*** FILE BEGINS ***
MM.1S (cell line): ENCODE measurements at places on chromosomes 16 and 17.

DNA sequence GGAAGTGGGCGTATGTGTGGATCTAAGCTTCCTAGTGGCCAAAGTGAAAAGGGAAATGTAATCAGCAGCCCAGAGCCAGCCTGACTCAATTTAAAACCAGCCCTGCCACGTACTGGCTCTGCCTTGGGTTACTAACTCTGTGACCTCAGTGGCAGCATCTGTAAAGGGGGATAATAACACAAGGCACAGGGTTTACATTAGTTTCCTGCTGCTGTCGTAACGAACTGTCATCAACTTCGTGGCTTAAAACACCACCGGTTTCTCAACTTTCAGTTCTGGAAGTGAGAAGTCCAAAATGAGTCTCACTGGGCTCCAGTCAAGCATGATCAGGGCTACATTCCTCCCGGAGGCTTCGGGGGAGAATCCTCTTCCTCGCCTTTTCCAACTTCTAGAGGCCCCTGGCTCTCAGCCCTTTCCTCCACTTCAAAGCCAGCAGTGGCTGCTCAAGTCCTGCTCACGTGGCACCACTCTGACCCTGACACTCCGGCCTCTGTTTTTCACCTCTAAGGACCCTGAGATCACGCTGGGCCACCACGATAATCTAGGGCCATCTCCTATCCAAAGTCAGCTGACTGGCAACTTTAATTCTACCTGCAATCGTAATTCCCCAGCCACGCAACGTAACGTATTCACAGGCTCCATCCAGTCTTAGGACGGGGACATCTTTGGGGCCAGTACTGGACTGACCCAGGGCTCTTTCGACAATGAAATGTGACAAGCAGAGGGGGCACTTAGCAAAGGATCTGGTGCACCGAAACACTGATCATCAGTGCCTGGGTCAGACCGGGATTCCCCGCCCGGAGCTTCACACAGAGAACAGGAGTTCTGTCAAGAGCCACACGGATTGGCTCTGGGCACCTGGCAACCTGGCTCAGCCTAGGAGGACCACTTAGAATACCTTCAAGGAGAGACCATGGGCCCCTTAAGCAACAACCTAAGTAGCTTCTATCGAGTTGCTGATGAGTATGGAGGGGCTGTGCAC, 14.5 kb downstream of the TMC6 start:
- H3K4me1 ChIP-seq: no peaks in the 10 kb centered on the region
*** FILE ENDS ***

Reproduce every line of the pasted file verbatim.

MM.1S (cell line): ENCODE measurements at places on chromosomes 16 and 17.

DNA sequence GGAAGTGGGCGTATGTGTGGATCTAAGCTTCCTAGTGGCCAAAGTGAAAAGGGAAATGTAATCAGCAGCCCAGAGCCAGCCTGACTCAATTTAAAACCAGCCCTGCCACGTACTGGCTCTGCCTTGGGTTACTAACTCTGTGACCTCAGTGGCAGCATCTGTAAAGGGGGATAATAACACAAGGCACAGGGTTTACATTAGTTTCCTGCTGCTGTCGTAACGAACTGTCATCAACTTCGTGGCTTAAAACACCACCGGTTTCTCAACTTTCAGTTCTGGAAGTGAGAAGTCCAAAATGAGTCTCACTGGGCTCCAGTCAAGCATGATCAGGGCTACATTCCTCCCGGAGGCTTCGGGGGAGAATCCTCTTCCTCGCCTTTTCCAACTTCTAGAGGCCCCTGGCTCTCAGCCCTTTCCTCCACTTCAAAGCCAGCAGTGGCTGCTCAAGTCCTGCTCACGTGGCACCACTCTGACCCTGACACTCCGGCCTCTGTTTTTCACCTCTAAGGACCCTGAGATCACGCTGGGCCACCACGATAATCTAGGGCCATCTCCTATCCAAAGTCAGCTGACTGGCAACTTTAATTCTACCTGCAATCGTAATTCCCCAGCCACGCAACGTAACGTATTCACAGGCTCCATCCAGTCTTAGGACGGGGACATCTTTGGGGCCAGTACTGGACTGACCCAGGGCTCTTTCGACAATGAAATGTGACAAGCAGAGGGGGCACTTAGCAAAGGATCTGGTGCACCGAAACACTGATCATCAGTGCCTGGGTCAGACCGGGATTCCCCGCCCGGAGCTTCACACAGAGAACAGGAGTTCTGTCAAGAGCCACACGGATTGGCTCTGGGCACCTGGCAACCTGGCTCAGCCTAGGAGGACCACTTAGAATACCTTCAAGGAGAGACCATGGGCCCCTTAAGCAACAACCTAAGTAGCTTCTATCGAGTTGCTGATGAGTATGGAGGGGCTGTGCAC, 14.5 kb downstream of the TMC6 start:
- H3K4me1 ChIP-seq: no peaks in the 10 kb centered on the region